to do with divisions in the opposition and partly to do with a shocking lack
of information for ordinary people about what is going on.' (3)
Rather than mobilising the masses, the leadership of the MDC are calling on
the ruling Zanu-PF party to lead reform and hope that international pressure
might persuade Mugabe to enter a power-sharing agreement (4). Not only are
the opposition divided and lacking popular credibility, even the ruling
Zanu-PF party has lost much of its legitimacy and relies on Mugabe as its
figurehead. According to Richard Dowden, director of the Royal African
Society: 'The party is so divided, it's difficult to see who could remove
the old man.' It's clear that Dowden thinks that the loose talk of
revolution in the press has little relation to Zimbabwean reality: 'I don't
think things have changed so dramatically that you can talk about the
government being toppled.' (5)
Western states are happy to patronise the MDC opposition and have been
pressurising Zimbabwe's neighbours to condemn the regime yet, despite the
talk of the imposition of a state of emergency, there has been no
international outcry to match that which followed Mugabe's policy of forced
land seizures in 1990. The Independent argues that 'Britain will try high
risk diplomacy' to deal with Mugabe. This refers to demands by Tony Blair
and the foreign secretary, Margaret Beckett, that the Human Rights Council
of the United Nations sends a team of investigators into Zimbabwe to gather
evidence on the ground about the brutality of Mugabe's regime (6). This is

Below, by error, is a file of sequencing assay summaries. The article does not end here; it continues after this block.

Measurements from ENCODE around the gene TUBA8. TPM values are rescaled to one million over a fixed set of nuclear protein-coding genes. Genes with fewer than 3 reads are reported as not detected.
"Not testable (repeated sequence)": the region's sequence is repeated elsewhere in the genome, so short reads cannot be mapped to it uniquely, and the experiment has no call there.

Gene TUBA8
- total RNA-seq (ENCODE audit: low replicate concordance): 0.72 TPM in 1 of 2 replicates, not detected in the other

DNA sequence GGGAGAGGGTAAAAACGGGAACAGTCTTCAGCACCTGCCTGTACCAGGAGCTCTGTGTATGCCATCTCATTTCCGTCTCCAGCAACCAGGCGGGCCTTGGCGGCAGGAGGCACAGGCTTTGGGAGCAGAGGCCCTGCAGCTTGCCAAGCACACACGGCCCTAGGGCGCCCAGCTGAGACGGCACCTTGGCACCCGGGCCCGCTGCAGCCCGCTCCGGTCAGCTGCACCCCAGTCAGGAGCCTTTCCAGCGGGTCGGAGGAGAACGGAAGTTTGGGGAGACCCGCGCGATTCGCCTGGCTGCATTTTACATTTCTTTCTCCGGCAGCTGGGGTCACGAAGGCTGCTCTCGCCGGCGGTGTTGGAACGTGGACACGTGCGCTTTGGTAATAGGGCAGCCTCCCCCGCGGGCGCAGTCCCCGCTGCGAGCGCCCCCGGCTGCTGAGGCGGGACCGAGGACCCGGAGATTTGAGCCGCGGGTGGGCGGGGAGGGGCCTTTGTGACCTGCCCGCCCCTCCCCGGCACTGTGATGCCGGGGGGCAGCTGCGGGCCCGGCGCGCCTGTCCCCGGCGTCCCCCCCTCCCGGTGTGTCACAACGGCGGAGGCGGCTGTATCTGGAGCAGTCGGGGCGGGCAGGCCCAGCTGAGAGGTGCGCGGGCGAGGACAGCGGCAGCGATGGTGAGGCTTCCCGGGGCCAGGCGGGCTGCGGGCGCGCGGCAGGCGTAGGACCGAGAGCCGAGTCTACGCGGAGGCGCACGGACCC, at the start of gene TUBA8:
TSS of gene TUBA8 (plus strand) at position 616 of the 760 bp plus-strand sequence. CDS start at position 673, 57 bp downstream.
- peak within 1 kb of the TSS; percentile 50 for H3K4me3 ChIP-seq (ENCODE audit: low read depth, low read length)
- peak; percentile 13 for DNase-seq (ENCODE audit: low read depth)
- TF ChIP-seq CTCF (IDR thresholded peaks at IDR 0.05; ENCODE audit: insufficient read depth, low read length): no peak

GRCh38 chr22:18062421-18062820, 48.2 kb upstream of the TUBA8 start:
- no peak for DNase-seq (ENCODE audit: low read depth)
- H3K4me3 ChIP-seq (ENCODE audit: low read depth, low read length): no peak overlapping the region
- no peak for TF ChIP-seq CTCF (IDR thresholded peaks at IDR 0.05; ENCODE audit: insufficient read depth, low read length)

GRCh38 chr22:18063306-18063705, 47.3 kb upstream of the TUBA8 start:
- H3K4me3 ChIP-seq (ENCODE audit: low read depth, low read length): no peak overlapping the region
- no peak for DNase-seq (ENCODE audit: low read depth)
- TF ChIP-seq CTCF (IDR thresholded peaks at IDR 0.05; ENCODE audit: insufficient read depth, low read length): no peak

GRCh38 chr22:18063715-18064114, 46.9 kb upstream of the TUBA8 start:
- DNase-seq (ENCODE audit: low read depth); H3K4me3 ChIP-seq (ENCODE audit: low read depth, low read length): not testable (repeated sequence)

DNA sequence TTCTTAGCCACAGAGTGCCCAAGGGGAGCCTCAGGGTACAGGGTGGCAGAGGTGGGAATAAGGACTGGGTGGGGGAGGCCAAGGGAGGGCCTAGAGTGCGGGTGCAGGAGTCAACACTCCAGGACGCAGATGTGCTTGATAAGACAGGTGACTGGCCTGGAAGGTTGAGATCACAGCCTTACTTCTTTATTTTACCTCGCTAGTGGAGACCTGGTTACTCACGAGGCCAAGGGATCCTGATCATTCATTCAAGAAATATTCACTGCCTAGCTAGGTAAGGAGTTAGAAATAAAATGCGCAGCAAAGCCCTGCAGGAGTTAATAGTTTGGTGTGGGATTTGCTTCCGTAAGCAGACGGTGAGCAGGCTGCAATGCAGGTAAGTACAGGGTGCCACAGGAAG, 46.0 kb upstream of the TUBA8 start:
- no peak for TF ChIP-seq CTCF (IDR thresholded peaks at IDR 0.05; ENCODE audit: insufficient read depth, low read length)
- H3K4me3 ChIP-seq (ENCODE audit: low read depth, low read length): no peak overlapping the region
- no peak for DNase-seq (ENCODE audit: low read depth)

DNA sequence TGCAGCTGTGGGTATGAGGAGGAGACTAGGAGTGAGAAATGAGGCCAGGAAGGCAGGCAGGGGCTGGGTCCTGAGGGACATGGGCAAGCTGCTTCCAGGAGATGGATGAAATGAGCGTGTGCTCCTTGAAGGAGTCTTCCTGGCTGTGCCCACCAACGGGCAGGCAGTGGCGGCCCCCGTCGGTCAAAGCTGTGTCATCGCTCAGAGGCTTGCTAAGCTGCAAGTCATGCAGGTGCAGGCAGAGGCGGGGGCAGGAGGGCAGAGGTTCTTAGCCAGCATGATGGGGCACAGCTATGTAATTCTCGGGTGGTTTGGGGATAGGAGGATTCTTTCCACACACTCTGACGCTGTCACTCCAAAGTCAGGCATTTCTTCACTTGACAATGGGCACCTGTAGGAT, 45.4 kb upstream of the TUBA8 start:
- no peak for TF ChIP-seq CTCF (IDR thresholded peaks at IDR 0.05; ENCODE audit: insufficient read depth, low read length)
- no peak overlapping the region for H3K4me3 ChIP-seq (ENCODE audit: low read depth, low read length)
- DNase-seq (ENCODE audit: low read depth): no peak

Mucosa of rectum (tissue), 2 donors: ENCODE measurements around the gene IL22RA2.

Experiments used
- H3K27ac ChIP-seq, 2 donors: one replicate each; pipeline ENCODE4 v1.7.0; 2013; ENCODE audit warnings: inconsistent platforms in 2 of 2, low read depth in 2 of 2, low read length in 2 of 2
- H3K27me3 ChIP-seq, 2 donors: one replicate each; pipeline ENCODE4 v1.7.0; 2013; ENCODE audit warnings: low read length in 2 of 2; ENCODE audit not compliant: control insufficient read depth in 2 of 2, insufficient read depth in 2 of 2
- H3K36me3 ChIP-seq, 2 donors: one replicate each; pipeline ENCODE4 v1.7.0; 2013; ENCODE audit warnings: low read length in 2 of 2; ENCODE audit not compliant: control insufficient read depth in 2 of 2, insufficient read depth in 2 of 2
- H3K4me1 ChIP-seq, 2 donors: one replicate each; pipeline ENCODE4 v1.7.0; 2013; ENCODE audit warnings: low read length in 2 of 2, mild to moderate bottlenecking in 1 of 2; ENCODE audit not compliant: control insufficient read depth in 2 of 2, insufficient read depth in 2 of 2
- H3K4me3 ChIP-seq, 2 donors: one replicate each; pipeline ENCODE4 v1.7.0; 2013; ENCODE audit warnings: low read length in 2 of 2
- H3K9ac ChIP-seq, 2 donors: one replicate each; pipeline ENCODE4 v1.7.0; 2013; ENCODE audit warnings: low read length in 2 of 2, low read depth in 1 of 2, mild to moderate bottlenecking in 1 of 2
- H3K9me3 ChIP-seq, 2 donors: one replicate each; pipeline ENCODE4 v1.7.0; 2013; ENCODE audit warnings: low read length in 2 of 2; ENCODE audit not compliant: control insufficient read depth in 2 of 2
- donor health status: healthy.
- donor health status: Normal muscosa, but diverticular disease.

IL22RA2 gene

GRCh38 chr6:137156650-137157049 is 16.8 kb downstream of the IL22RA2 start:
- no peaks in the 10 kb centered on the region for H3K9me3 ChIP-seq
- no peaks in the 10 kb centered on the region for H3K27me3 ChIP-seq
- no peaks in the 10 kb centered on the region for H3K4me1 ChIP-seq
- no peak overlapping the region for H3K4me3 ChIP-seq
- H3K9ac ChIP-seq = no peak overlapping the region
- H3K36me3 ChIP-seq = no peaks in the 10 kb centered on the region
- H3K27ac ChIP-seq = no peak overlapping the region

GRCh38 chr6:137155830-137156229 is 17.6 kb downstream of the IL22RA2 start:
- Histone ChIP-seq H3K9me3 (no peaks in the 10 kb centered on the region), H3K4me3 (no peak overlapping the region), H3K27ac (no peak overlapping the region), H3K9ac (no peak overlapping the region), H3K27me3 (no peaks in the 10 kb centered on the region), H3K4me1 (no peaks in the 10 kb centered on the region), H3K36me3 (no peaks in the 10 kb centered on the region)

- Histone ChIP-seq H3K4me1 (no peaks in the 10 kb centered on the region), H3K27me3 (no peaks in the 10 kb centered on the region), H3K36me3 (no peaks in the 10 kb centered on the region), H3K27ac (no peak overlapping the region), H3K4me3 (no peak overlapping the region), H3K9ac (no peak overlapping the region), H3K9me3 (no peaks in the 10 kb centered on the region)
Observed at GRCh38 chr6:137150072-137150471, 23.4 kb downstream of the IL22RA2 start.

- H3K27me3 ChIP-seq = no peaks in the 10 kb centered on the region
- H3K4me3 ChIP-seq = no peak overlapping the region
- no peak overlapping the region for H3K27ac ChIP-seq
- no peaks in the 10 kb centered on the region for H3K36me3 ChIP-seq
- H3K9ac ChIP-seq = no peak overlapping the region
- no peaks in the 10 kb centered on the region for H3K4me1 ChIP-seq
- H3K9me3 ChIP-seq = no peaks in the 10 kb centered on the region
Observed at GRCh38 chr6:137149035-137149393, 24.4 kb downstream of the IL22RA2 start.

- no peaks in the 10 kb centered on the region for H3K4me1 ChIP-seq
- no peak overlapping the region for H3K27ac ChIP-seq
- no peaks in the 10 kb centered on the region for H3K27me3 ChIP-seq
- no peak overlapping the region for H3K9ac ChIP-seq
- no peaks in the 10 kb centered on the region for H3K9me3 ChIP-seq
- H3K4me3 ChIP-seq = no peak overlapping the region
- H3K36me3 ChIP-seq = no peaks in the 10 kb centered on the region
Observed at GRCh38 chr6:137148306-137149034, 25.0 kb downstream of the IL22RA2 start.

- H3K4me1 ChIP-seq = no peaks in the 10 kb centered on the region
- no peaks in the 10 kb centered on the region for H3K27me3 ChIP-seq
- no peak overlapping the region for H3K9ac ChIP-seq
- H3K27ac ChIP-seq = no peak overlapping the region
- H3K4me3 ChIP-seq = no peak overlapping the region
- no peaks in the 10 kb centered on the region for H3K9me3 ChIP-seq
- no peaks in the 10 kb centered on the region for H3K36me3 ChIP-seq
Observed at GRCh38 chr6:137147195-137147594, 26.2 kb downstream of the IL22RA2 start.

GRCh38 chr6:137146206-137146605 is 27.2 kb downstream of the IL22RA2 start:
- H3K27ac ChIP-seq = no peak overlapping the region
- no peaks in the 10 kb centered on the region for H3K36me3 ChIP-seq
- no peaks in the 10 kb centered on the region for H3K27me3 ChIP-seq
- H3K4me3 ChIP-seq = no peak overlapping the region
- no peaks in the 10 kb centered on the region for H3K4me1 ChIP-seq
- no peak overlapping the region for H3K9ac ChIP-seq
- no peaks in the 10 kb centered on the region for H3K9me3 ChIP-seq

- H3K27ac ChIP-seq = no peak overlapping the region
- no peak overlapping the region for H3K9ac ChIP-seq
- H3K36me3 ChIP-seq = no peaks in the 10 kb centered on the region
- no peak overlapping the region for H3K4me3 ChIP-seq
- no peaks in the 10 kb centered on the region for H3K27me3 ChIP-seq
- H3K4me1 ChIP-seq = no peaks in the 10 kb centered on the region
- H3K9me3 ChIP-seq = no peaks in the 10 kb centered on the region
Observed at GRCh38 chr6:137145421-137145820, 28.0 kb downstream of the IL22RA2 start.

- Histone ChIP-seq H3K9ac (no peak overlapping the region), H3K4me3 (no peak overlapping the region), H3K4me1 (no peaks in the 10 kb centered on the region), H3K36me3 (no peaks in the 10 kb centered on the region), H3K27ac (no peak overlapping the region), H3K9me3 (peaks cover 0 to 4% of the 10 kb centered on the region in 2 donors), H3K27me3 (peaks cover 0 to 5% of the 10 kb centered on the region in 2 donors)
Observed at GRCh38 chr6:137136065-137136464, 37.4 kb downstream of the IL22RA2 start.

not 'high risk diplomacy'. This is no risk diplomacy.
In fact, the general consensus is that Britain can do very little and that
inaction is the best approach. Even the Observer editorialises that: 'Our
verbal attacks have made him stronger.' (7) Margaret Beckett would seem to
agree that British meddling would make things worse: 'I am sorry to say that
in many parts of Africa, Mugabe is viewed as a kind of hero of the
revolution, and if it comes to a choice between the hero of the revolution
and the colonial oppressor, they know whose side to be on.' (8)
Even the most radical interventionist voices seem muted. David Aaronovitch
has been reduced to appealing to the moral conscience of his former activist
colleague, Aziz Pahad, now the deputy foreign minister of South Africa.
Aaronovitch isn't calling for Britain or the US to intervene but for the
South African government to help in the 'liberation' of Zimbabweans (9). The
unease of liberal commentators is matched by the lack of public protest,
best illustrated when around ten people staged a non-violent sit-in protest
at the Zimbabwean embassy in London on Wednesday (10).
Rather than international outcry, there is an embarrassing silence over
Zimbabwe. It appears that the UK and other Western governments feel much
happier helping African states than condemning them. A lot has changed since
the international outcry against the land seizures of the early 1990s. In
the late 1980s and early 1990s, despite the diplomatic outcry, little
practical action was expected of Western states beyond diplomatic isolation,
trade sanctions and select travel bans.
Today, when Western states have signed up to a more interventionist
framework of 'the responsibility to protect', and waged war for 'regime
change', governments have less freedom to practice the rhetorical
condemnations of 'ethical foreign policy'. Even rhetorical condemnation is
embarrassing for governments such as the US and the UK. Not, as Margaret
Beckett argues, because this may help Mugabe's anti-imperialist reputation
but because the question is then raised of what action the government will
take to follow up on the rhetoric. It is partly in response to this
embarrassment that Western leaders are keen to talk up the strength of the
opposition forces within Zimbabwe and the role of neighbouring states.
David Chandler is professor of international relations in the Centre for the
Study of Democracy at the University of Westminster. His latest book is
Empire in Denial: The Politics of State-Building (buy this book from Amazon